Benjamin M. Kivuva, Francis J. Musembi, Stephen M. Githiri, Craig G. Yencho, Julia Sibiya


Sweetpotato is one of the most important staple food crops with significant role for food security and also a potential commercial crop in many sub Saharan African countries. In Kenya, its production is hindered by numerous biotic, abiotic and social factors. A baseline survey study was conducted in central, eastern and western Kenya between September and December 2012, to determine the farmers’ preferences of sweetpotato varieties, production constraints and farmers’ coping strategies. A structured questionnaire was randomly administered to 345 farmers in five counties. Data on households demographics, sweetpotato varieties grown, sources of seed, cultural practices, and production constraints were collected and analysed using statistical package for social scientists (SPSS). Results indicated that 60% of the farmers interviewed were women and family sizes varied between 3-5 persons in 55% of the households. Farm sizes ranged 0.41-0.8 ha with 90% of sweetpotato being grown on 0.24 ha or less. The main food crops grown on the surveyed farms included maize, beans, sweetpotato, cassava, sorghum, and pigeon peas, while the main cash crops were; kale, banana, sugarcane, bean, maize, sweetpotato and groundnut. The average sweetpotato yield on the farms surveyed ranged from 5.5-7.4 t ha-1. The preferred sweetpotato varieties were Vitaa, Kembu 10, and Kabonde because they were orange fleshed with high beta carotene. Production constraints in the three regions were basically similar, with 35% of the farmers identifying weevils as the major pest, and sweetpotato virus disease (SPVD) as the major disease. Drought was identified by 28% of the farmers as a major production constraint. Farmers indicated the use of clean seed, high yielding varieties, high planting density, and manure application as some of the strategies they used to cope with the production constraints. To improve sweetpotato production in Kenya, these production constraints need to be addressed.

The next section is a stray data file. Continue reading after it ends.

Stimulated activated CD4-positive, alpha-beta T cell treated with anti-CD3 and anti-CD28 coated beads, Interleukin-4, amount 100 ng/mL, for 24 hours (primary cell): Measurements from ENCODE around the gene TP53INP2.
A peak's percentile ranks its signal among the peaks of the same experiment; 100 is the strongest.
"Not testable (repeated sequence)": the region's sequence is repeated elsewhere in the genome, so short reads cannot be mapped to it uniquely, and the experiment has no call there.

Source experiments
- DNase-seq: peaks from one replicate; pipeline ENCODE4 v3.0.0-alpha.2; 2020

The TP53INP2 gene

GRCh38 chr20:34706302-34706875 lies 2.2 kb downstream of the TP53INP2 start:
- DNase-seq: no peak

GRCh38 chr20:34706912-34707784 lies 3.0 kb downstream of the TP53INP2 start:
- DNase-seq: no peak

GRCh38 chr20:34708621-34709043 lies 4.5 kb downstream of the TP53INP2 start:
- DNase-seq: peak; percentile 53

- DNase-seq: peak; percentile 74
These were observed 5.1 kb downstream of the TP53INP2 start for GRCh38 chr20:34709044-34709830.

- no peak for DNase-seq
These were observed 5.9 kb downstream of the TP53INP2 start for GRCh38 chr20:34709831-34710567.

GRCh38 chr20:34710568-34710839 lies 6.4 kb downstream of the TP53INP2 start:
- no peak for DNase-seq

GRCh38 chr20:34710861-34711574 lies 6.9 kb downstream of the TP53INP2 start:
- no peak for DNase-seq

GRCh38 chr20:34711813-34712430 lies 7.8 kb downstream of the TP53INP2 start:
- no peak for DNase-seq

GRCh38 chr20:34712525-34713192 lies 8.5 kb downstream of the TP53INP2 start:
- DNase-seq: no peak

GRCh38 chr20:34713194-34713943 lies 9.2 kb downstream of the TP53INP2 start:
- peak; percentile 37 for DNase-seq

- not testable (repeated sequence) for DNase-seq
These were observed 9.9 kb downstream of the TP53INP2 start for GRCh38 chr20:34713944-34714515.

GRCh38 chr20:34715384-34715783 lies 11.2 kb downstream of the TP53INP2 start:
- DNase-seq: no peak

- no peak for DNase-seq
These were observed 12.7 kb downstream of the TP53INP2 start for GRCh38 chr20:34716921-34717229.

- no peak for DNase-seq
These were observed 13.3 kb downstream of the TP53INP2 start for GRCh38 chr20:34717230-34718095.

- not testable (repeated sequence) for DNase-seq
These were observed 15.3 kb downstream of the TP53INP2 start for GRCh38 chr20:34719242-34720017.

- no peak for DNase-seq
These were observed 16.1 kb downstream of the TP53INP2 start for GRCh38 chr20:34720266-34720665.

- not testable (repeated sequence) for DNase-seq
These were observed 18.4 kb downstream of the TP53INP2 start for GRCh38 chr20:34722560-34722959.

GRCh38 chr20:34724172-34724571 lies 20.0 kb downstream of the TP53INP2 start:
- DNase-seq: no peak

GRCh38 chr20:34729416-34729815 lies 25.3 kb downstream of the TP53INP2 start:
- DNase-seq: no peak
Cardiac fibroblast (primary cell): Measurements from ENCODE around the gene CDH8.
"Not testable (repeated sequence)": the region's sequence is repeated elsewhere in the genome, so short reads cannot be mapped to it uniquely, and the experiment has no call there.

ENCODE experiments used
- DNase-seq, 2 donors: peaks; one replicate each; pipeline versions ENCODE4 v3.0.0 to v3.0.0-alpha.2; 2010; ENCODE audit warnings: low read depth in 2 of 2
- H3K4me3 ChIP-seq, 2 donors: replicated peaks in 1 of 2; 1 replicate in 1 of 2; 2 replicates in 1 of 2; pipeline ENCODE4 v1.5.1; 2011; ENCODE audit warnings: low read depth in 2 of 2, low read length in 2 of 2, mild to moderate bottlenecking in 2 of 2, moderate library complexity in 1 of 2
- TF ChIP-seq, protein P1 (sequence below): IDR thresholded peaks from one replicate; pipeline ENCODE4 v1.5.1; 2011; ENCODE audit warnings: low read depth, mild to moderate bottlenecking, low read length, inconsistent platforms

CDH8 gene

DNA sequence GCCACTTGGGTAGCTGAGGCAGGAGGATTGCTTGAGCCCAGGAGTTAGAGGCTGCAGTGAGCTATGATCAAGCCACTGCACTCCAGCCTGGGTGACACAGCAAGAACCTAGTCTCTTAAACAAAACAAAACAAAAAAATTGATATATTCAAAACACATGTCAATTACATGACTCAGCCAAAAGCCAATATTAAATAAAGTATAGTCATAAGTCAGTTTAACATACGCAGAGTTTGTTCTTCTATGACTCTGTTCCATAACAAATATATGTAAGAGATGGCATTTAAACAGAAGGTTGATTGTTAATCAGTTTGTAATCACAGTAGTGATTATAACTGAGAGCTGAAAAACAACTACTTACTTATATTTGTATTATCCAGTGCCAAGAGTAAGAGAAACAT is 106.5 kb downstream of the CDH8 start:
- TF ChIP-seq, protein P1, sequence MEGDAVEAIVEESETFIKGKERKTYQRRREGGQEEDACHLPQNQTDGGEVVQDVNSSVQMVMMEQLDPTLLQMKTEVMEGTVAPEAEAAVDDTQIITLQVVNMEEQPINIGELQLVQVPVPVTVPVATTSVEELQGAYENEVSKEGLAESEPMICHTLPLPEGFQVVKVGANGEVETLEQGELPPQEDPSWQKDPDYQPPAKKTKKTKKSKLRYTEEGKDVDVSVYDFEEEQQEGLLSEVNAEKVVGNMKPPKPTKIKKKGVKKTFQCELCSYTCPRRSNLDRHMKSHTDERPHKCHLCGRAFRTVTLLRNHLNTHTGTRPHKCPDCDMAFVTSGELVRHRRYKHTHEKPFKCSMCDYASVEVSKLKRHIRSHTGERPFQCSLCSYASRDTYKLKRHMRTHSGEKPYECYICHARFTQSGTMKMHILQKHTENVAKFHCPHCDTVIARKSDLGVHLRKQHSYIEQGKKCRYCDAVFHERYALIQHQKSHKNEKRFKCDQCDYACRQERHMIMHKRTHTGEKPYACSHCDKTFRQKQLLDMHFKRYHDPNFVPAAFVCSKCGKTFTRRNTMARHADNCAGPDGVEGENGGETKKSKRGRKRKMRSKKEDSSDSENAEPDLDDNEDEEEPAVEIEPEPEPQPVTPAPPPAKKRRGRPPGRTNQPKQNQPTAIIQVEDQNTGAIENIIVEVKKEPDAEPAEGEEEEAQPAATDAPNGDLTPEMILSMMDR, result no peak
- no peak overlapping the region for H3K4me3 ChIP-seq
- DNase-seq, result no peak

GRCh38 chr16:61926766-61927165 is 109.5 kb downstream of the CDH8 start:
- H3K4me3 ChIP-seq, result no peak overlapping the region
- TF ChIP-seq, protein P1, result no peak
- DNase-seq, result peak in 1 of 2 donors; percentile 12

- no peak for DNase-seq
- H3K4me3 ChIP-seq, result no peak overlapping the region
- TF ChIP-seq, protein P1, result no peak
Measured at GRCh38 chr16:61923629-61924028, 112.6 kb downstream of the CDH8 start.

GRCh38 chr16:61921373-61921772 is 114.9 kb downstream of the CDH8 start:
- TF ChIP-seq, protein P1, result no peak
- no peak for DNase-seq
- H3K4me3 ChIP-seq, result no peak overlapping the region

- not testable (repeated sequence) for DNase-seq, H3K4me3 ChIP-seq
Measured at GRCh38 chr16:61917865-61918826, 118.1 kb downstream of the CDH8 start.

Food security, farmers’ preferences, production constraints, households, sweetpotato genotypes

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